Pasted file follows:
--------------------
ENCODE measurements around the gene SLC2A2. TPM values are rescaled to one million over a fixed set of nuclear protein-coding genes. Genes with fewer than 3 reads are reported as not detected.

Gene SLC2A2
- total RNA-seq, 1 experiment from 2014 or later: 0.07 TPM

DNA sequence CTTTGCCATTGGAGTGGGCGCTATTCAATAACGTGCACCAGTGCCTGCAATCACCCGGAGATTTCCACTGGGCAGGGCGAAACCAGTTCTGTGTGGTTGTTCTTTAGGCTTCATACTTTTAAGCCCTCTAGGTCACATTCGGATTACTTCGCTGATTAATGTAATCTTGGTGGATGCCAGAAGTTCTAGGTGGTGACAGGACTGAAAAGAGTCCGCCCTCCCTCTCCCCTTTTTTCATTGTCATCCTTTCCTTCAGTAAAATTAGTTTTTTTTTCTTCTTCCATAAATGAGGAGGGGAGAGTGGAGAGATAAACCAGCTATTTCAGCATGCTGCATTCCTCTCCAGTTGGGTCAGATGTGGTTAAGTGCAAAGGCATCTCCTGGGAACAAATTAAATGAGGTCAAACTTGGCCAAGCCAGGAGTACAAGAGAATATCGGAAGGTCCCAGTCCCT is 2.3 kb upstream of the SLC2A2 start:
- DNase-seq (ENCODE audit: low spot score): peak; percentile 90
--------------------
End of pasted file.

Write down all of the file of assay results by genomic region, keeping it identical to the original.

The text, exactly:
ENCODE measurements around the gene SLC2A2. TPM values are rescaled to one million over a fixed set of nuclear protein-coding genes. Genes with fewer than 3 reads are reported as not detected.

Gene SLC2A2
- total RNA-seq, 1 experiment from 2014 or later: 0.07 TPM

DNA sequence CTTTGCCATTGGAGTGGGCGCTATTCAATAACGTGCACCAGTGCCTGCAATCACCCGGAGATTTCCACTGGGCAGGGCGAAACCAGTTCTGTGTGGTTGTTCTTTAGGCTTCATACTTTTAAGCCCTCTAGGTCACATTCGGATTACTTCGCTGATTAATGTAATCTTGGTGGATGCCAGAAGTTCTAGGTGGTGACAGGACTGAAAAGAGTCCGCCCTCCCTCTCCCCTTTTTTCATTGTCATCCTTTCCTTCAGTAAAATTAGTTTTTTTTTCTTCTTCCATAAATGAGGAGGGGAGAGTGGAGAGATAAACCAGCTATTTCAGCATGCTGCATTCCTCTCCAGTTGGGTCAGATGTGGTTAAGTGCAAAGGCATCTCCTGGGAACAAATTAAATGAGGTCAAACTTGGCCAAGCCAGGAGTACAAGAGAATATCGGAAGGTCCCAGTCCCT is 2.3 kb upstream of the SLC2A2 start:
- DNase-seq (ENCODE audit: low spot score): peak; percentile 90